I have heard of a Christian being asked "what she would do in Heaven if Jesus were not there;" and the answer she made was that "she would ask them to let her out again." Yes; there might be the glorious city, there might be the home where none of earth's trials could ever enter, there might be the countless myriads of angels, and the hosts of the redeemed; but the sun of Heaven's glory would be dark, the light which should illumine the whole would be absent, if Jesus were not in the midst of His glorified Church.
And mark it, dear reader, here is the link that binds all together in the everlasting fellowship of love. How could fallen man ever be united to the holy Jehovah? How could sinners ever have communion and fellowship with the holy angels? Here is the link — even Jesus and His blood. God and angels and man, those yet in the flesh and those now delivered from the bondage of corruption, saints militant and saints triumphant — all are knit together in one blessed family, in one glorious fellowship, by Jesus and His precious blood.
Ah, come to the Savior, and so trust in Him that His precious blood may be sprinkled upon you, and speak to God on your behalf. Abel's blood cried for vengeance — but Christ's blood cries for mercy. It brings down mercy, pardon, salvation, and life eternal on every soul that is sprinkled with it.
If you wish to belong to the great family, the household of God, if you wish to share their glory and partake of their endless joy — then come then to Jesus without delay. He is the Mediator of the new covenant. God has laid up all its precious gifts in His hand — wisdom, righteousness, grace, and everlasting mercy — all these come to us through Him, and by no other channel. And the gracious and merciful Savior delights to welcome those who turn to Him.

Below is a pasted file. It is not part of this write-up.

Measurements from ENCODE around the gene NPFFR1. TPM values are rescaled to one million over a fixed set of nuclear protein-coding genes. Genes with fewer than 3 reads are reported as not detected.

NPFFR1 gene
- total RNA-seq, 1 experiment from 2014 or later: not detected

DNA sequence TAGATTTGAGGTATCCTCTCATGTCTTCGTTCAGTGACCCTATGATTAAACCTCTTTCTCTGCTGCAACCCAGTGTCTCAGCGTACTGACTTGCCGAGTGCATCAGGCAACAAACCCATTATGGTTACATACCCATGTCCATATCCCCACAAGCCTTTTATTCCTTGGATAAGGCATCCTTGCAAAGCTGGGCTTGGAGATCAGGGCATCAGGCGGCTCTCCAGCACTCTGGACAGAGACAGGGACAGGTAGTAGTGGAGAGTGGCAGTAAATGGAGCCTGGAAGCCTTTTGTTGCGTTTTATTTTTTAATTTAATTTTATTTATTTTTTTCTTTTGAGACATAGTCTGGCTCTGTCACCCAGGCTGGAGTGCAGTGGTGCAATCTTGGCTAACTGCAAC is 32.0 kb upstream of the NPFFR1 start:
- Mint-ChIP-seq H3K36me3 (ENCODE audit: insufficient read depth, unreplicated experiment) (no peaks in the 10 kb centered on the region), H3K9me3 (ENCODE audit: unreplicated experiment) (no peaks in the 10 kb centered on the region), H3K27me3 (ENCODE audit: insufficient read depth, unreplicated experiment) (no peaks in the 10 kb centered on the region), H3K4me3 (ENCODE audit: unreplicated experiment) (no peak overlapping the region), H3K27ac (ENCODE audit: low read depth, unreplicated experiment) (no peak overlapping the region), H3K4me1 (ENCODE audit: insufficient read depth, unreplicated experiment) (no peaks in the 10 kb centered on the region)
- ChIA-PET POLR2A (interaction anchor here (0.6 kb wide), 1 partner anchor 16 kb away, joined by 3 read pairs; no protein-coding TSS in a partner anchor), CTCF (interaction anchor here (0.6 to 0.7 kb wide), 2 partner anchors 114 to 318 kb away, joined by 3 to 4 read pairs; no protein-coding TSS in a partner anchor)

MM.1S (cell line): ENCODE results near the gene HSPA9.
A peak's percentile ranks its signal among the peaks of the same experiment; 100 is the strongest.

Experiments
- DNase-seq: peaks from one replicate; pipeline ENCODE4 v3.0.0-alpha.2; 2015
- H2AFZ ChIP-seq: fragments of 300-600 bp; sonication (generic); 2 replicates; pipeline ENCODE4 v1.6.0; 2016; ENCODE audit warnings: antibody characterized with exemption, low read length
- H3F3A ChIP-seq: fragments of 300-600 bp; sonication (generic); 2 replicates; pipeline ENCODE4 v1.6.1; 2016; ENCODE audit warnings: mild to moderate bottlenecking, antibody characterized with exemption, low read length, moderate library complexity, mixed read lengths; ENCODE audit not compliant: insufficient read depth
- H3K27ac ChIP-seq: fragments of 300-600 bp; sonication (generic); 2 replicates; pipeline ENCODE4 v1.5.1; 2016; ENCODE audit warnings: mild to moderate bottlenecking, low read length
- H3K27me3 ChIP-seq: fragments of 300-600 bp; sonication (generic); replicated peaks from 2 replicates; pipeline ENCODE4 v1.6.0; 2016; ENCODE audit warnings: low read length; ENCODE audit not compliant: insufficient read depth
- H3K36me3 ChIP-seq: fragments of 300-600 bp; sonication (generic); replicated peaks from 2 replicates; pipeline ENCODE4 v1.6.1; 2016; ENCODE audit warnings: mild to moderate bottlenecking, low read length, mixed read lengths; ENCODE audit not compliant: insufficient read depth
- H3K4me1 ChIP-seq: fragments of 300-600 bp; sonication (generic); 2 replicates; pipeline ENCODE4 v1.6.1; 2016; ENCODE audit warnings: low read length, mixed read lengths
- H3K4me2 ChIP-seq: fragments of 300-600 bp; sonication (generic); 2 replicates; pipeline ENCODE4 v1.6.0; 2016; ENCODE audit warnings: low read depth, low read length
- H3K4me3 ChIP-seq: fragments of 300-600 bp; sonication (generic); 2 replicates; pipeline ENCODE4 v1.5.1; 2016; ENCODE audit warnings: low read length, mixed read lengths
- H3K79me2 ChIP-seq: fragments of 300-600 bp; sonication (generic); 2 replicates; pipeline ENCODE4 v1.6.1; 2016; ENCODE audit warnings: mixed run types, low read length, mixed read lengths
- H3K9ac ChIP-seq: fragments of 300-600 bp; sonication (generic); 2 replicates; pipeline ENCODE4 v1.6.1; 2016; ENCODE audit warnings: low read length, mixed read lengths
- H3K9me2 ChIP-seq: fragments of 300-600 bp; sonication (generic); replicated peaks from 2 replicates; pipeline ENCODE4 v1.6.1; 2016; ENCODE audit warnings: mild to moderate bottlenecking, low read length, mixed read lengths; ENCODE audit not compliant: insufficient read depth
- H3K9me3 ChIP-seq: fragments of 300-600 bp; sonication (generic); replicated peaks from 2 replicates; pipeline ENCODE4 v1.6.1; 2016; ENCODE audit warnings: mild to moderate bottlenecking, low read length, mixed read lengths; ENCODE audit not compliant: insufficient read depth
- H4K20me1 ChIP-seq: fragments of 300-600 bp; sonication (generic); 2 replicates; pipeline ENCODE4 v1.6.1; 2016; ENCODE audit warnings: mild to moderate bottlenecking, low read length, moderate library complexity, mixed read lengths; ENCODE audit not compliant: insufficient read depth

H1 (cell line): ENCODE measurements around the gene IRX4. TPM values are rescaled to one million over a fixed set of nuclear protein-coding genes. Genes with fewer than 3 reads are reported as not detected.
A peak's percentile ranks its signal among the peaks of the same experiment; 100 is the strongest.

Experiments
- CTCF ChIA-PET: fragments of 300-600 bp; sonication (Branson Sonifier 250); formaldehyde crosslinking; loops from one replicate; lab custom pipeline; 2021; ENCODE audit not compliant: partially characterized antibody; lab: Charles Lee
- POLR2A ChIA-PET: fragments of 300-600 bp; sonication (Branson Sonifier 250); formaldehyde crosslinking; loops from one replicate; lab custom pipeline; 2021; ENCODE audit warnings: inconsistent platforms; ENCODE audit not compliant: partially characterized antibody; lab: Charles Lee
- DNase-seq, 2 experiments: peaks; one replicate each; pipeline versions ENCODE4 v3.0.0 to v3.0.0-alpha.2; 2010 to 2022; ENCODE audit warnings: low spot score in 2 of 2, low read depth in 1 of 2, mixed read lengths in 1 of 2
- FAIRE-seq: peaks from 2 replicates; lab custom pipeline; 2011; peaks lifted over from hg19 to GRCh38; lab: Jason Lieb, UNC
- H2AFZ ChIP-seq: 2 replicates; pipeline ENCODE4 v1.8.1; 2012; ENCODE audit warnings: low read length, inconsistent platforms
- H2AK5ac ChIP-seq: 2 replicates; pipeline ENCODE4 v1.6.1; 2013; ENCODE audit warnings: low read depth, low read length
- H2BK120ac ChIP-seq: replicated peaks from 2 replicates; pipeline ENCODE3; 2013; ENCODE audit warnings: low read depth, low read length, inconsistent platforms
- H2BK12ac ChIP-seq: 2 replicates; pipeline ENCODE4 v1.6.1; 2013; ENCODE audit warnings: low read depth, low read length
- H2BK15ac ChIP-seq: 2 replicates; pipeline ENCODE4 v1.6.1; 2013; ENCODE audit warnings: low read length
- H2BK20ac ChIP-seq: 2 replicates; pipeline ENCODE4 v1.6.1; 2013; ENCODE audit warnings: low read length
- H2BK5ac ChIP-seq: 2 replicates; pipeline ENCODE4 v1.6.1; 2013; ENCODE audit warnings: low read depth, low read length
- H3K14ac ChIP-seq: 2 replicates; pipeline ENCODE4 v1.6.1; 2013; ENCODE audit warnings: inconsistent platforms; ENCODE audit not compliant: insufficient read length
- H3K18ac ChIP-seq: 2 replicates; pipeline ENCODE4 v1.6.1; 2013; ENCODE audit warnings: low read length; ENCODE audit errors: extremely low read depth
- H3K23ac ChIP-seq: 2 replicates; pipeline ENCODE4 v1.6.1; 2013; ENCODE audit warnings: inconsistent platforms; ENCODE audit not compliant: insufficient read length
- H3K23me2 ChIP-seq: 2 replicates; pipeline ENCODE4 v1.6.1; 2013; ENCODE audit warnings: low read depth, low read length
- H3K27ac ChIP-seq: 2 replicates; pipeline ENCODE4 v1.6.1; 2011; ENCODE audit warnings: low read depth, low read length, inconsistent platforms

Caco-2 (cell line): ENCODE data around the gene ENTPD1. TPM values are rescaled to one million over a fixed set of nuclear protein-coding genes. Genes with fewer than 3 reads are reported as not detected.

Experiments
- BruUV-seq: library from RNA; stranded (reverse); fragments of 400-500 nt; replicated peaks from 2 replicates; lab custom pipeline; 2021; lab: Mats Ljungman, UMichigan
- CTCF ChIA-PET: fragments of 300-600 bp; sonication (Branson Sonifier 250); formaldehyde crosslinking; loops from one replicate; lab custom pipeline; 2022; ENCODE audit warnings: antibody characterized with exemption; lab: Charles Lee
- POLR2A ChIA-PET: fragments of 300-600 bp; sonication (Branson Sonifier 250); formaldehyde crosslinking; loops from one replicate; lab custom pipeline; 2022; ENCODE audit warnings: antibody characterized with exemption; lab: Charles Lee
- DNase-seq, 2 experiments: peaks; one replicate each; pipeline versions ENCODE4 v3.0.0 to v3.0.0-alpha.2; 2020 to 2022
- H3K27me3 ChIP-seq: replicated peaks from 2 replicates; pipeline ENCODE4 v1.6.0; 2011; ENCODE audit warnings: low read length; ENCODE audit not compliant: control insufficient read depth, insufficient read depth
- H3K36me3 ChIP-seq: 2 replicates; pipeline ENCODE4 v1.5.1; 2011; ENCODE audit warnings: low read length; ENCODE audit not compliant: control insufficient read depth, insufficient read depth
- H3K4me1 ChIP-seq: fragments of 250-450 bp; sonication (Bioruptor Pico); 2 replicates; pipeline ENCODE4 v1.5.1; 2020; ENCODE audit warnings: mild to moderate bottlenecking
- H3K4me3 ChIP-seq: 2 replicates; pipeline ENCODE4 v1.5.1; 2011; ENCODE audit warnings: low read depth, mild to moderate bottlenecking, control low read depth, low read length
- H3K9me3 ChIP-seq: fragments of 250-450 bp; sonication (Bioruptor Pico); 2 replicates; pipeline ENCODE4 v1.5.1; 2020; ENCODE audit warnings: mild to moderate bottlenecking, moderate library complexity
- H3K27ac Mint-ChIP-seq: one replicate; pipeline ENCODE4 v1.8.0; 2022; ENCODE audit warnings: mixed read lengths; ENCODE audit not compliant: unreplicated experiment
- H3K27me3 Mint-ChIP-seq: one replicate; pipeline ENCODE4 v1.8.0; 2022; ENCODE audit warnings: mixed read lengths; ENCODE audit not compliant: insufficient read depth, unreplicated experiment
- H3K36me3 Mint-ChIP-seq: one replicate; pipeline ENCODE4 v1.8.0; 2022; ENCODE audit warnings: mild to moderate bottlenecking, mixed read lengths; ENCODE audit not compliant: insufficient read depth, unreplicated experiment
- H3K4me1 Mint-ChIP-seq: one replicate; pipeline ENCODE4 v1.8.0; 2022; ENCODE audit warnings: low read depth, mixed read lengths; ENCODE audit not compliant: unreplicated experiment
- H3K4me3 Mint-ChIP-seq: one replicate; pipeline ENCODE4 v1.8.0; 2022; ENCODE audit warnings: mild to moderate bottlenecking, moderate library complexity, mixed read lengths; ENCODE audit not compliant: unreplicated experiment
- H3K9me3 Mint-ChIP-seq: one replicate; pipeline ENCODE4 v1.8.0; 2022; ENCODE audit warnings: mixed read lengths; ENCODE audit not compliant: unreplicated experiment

A Swedish sailor was on the deep. The Holy Spirit had convinced him of sin, and he could not rest without the mercy for which he longed.
"I was ready to cry out, 'Who will deliver me — who will help me?' And my heart sunk down in despair. What a miserable sinner I felt I was! My heart was sick and sore. I knew not what to do. I had no one to guide me.
"One night I was standing by the helm; I thought of Christ, and my heart turned to Him for help. And with my very first thought of Him, He met me in His grace; and oh, what words of mercy and love I seemed to hear Him speak to me! Come to Me, you heavy laden one. Come to Me; I cast none out. I am meek and lowly of heart. Learn of Me. Take My yoke, it is easy. Take My burden — My grace shall make it light.'
"There at the wheel, the Savior showed Himself to me. I love Him now, because He first loved me. I cannot speak your language well; but Christ understands me, and I understand Him. And ever since I met Him at the helm, I live very close to Him. I hear Him tell me to hold up my sails to the gales of the blessed Spirit, and He will waft me straight to the heavenly land."
May every reader of these pages have the same blessed hope possessed by this sailor! May every day spent in any earthly house be a day of preparation for that Home which shall never be broken up!